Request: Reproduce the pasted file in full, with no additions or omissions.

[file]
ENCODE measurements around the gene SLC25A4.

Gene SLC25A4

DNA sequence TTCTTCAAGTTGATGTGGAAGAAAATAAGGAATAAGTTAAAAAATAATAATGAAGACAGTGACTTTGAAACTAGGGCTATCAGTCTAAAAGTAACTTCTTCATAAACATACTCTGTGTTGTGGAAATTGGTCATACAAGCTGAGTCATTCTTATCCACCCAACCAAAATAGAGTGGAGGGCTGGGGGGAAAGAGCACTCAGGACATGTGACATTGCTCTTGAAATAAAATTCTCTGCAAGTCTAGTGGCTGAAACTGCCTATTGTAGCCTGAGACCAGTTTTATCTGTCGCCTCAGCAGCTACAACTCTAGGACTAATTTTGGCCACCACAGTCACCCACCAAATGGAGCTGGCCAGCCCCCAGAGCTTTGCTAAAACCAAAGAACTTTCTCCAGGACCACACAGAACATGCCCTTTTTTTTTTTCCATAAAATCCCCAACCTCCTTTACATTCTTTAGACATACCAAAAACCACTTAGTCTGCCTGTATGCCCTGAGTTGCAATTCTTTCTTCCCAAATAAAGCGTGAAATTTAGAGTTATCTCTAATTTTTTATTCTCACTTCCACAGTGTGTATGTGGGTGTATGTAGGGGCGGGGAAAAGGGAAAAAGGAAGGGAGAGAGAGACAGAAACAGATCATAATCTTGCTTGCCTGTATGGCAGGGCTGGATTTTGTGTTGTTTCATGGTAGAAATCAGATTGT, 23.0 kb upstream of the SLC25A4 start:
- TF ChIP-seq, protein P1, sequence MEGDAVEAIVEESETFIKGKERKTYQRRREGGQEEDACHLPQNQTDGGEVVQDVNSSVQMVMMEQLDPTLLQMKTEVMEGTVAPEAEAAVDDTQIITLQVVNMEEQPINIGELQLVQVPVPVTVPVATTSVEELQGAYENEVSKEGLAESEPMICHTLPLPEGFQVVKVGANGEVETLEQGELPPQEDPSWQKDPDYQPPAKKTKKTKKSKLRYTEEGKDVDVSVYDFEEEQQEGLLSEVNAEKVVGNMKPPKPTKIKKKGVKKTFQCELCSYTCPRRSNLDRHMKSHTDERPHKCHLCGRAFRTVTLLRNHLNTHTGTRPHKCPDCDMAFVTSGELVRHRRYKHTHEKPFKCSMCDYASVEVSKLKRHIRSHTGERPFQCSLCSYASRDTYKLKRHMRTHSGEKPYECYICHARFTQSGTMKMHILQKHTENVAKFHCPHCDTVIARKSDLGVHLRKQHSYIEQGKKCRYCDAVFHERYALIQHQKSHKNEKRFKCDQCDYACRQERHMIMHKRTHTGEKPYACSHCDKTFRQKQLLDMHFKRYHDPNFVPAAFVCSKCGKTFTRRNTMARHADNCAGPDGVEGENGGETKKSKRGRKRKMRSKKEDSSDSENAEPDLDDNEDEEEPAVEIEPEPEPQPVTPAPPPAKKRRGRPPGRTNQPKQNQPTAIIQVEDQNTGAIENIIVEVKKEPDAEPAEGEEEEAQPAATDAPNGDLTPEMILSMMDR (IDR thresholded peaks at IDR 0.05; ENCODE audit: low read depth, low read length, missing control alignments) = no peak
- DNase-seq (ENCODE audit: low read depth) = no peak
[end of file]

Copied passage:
ENCODE measurements around the gene SLC25A4.

Gene SLC25A4

DNA sequence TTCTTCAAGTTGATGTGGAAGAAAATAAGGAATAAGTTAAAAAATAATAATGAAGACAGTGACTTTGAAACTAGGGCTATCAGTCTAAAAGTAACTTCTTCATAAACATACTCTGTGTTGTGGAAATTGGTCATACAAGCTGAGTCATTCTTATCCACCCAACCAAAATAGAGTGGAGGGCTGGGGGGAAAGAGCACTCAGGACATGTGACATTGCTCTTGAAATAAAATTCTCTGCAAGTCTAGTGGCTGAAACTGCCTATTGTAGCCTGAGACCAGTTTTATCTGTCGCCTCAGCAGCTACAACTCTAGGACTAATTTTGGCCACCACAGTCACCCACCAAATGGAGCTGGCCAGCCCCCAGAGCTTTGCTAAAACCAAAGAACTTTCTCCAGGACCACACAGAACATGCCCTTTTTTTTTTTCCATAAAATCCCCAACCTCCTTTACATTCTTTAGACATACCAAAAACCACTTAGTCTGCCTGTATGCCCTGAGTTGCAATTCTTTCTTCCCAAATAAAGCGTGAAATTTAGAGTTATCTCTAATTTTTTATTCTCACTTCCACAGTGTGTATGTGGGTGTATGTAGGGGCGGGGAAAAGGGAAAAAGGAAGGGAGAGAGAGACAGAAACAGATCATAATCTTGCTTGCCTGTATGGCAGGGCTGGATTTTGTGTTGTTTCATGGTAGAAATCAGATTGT, 23.0 kb upstream of the SLC25A4 start:
- TF ChIP-seq, protein P1, sequence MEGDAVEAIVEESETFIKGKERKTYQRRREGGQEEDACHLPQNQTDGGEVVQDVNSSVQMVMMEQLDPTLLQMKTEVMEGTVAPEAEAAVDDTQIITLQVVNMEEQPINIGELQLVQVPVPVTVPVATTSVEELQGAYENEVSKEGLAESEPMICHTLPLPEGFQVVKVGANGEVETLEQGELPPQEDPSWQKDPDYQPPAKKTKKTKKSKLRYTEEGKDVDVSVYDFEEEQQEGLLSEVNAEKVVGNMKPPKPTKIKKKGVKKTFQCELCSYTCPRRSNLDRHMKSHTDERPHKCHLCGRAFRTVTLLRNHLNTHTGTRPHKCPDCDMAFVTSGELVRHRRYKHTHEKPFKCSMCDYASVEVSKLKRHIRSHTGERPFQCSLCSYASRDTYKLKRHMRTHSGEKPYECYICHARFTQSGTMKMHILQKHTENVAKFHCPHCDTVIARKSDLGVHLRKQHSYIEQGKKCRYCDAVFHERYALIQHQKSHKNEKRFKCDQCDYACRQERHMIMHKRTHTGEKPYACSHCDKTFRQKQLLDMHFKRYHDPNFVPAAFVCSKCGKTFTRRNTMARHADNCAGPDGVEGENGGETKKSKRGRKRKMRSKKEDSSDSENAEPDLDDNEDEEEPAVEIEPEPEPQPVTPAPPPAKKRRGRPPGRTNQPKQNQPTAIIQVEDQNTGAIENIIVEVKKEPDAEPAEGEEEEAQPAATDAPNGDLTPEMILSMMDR (IDR thresholded peaks at IDR 0.05; ENCODE audit: low read depth, low read length, missing control alignments) = no peak
- DNase-seq (ENCODE audit: low read depth) = no peak